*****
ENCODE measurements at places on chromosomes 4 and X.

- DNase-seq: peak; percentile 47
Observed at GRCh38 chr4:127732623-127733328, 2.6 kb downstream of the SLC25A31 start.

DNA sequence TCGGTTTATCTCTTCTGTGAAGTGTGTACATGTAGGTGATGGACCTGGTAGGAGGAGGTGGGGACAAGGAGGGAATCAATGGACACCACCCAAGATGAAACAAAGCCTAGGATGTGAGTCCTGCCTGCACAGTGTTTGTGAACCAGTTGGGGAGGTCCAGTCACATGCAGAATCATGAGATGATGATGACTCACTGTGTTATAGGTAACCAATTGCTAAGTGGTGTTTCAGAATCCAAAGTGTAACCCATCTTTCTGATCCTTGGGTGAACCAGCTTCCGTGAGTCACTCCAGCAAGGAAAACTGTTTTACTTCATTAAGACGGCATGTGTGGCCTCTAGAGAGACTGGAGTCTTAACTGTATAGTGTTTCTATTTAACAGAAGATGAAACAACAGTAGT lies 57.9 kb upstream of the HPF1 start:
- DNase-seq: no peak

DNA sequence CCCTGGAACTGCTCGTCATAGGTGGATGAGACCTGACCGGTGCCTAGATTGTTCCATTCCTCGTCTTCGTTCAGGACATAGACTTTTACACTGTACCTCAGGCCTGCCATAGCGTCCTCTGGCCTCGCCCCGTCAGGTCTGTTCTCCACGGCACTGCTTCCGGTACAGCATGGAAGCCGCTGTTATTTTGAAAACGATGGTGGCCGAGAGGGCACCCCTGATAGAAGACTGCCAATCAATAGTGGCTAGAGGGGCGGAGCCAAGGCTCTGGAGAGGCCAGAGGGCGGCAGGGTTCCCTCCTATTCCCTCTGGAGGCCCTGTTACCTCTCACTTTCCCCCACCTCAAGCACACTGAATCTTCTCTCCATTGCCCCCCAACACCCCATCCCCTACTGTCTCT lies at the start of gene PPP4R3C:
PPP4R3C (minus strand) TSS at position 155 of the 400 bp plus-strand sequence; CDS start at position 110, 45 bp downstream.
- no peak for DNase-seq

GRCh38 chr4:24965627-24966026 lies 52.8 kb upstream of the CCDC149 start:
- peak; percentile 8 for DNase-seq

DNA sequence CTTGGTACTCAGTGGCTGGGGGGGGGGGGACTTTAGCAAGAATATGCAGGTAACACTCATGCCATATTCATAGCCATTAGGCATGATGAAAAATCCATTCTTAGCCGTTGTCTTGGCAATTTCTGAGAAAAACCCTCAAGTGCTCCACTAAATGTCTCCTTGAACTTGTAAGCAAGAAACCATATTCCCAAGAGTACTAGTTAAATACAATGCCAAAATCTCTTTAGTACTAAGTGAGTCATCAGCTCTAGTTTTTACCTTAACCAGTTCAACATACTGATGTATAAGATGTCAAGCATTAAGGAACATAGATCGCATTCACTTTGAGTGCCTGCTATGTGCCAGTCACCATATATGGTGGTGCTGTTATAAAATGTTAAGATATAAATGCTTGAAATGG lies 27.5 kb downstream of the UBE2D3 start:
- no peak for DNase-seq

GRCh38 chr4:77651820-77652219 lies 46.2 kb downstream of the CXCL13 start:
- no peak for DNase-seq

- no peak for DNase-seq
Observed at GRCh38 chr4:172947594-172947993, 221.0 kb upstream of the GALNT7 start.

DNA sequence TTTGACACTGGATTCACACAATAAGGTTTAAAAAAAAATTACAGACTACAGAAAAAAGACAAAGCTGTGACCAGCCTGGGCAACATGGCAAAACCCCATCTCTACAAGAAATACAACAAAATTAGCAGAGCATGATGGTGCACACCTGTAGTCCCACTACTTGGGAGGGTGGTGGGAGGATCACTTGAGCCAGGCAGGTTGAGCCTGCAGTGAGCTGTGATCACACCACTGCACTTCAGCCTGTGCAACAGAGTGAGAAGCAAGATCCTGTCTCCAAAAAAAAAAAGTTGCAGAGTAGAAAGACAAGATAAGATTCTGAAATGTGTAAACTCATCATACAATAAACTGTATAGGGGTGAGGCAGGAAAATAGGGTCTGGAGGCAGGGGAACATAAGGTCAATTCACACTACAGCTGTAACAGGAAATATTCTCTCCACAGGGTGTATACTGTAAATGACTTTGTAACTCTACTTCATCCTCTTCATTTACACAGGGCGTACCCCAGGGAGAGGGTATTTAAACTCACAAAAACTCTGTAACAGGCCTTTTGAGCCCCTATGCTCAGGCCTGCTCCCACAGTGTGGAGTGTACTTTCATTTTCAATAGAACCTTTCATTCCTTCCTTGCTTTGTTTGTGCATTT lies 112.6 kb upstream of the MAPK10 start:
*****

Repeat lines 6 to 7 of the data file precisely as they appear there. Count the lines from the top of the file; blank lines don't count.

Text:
DNA sequence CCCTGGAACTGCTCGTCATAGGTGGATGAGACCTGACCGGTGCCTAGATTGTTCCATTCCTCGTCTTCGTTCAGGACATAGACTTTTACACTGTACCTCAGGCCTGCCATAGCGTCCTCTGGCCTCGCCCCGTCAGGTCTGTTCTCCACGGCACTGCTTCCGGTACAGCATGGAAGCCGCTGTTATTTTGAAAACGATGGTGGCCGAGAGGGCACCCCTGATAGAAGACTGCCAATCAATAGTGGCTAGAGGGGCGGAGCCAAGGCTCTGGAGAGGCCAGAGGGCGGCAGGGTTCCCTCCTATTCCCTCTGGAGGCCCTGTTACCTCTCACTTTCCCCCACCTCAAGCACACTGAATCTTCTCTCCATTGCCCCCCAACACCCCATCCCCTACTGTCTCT lies at the start of gene PPP4R3C:
PPP4R3C (minus strand) TSS at position 155 of the 400 bp plus-strand sequence; CDS start at position 110, 45 bp downstream.